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Public to have their say about granny flats

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Public to have their say about granny flats

by Barbara Meyer
01 Aug 2007
Peoples Post
Peoples Post

Although the City of Cape Town has approved a new policy allowing the development of granny flats in the Athlone area last month, residents' associations in the area knew nothing of it until Friday.

As a result, they have called for public participation before the document is accepted by council.

According to the City of Cape Towns' Planning and Environment Portfolio, a new land usage management policy that encourages development of home industries, the building of granny flats and the subdivision of plots, was approved on 5 June.

It will encourage the building of granny flats and the subdivision of residential plots in Belgravia Road and Kromboom Road.

Councillor Brian Watkins, the committee chairperson, said that there was significant pressure by property owners in Belgravia Road for the conversion of residential properties for non-residential use along both roads.

Belgravia Road is a major transport route, carrying two-way traffic ranging from 500 to 1 300 vehicles per hour, the city said. The high volume of traffic indicates high business potential.

According to the city, the policy will make way for 220 properties in Belgravia Road which runs through Athlone, Gleemor, Belgravia Belthorne Estate and Penlyn EsEstate to apply to sub-divide their properties and/or operate a business from their homes.

Ward 78 councillor Mustafa Murudker, said there was a plea from businesses and the community. "Many people who left the Athlone area would like to return to the area, and people who would like to build granny flats to repatriate and accommodate their aged," he said.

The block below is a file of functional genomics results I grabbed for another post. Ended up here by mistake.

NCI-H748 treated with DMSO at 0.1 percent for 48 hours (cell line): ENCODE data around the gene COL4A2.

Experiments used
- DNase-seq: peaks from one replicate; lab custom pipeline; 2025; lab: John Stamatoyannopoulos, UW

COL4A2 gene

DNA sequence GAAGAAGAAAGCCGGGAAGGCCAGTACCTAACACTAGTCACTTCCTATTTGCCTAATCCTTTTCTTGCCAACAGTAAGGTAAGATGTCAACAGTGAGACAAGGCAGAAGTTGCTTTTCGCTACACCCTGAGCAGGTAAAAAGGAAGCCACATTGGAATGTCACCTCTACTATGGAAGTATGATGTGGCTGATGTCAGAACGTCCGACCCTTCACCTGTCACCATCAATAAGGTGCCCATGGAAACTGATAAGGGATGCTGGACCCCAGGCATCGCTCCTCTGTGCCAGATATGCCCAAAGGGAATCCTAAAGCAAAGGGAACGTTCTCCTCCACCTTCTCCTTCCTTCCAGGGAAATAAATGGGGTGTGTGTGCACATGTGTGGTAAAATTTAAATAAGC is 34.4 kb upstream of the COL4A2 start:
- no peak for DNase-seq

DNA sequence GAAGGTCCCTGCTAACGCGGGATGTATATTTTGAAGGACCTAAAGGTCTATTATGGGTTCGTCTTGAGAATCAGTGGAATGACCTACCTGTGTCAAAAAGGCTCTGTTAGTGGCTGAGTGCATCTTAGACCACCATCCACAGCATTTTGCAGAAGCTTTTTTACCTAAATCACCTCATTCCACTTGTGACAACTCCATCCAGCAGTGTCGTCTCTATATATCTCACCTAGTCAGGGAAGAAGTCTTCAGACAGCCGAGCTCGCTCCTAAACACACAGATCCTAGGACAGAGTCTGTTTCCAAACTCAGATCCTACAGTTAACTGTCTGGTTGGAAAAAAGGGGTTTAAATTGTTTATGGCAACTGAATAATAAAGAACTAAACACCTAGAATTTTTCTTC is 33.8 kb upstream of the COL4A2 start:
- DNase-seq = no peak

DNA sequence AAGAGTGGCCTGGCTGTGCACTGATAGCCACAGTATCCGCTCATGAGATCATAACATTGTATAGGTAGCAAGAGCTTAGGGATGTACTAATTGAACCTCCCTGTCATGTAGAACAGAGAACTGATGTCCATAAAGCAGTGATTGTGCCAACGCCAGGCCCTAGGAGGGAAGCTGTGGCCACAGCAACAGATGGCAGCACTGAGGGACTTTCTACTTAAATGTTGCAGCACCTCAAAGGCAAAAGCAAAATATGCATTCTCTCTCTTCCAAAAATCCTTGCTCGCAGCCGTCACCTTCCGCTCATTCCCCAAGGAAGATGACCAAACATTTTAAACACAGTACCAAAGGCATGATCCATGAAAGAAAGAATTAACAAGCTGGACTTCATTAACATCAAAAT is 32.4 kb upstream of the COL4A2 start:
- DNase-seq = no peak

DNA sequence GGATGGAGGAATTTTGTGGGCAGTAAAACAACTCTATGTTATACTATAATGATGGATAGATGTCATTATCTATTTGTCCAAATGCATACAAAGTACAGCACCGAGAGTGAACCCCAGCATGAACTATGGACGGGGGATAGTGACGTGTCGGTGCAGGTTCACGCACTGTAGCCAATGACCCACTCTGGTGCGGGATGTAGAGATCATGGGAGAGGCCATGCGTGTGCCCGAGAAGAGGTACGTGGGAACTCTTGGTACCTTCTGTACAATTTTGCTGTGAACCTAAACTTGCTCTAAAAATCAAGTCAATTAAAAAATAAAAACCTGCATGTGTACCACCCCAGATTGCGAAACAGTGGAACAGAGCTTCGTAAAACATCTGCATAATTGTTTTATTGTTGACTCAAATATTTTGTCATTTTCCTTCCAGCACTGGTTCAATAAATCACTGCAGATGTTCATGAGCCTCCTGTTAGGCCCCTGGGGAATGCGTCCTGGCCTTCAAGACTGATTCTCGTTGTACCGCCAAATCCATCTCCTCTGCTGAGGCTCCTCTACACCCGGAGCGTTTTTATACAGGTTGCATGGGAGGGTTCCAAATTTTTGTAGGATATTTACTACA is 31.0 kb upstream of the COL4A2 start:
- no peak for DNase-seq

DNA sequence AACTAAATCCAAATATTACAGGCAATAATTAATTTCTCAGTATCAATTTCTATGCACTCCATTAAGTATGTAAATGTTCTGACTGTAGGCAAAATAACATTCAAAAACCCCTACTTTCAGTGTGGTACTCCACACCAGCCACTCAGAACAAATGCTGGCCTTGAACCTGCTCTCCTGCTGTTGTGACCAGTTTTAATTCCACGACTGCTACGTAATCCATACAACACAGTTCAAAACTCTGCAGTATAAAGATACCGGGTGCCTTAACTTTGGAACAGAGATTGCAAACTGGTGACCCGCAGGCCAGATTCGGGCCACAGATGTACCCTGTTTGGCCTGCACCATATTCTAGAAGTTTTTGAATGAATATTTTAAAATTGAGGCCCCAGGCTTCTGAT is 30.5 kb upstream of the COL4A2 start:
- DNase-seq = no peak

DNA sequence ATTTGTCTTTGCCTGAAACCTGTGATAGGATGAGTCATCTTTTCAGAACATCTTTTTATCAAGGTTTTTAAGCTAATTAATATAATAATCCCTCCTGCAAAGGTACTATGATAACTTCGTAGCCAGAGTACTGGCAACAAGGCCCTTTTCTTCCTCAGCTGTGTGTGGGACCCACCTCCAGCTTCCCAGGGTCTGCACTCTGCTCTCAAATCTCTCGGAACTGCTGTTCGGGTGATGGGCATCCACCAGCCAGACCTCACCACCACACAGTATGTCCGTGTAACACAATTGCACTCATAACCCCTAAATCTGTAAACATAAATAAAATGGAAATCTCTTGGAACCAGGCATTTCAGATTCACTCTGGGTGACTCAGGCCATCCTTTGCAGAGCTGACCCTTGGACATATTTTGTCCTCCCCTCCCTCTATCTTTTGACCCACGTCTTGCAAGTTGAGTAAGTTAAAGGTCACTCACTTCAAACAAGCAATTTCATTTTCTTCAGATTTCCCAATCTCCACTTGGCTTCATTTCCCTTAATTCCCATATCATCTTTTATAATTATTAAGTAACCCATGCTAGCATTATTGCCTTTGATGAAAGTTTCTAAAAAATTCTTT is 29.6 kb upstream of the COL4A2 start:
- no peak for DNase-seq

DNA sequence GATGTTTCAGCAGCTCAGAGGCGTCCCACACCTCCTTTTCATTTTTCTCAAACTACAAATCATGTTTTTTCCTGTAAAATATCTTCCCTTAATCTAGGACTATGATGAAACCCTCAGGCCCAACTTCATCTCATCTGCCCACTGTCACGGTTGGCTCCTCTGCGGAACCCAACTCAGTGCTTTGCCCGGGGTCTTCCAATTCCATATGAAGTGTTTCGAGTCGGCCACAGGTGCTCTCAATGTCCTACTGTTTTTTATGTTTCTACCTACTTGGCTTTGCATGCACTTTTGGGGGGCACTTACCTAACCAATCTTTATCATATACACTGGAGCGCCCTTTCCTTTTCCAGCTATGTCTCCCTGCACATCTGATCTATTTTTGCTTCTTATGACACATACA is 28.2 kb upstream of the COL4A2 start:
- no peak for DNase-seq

Up until now, there was no policy to accomodate residents' needs to build granny flats or businesses.

"The absence of any integrated policies made it difficult for the City's Department of Planning and Building Development Management to access land use applications in the area," Watkins added.

In 2005 planning consultants were appointed to prepare two separate land use management policies that were compatible with the city's broader frameworks.

"After conducting two separate participation processes, the city has now produced a policy framework that will provide a balance between the concerns of the residents as well as the growing needs of small enterprises," said Watkins."

But according to Murudker, the policies are not yet a "fait accompli".

"Public participation is needed before the policies can be finalised. These proposals have been in the making for the past four years, but there was no progress on the policies until recently - so the dynamics may have changed," Murudker says.

Sedick Dawood, chairperson of the Athlone Crawford Civic Association, said that residents have been aware of the proposals to build more granny flats but that the civic association was unaware of the rezoning for business premises.

"I don't know what the fuss is about. I think many people have been building granny flats in their back yards for a long time, but maybe others thought it would be difficult to get permission to build.

"I think these policies are in the early stages, but there definitely needs to be more community involvement," Dawood said.

The proposals, he said, need to be publicised better. "The civic associations are the mouthpieces of the residents."

However, the city denies this, saying there was public participation before the approval.

The new land usage management policies will be discussed as part of the residents' next meeting on Monday 23 July at 18:30 in the Minor Hall at the Roman Catholic Church. Interested parties should call the association's secretary, Nazeema Thomas, on 083 372 2078 or the treasurer, Melvin Adams, on (021) 697 2236.

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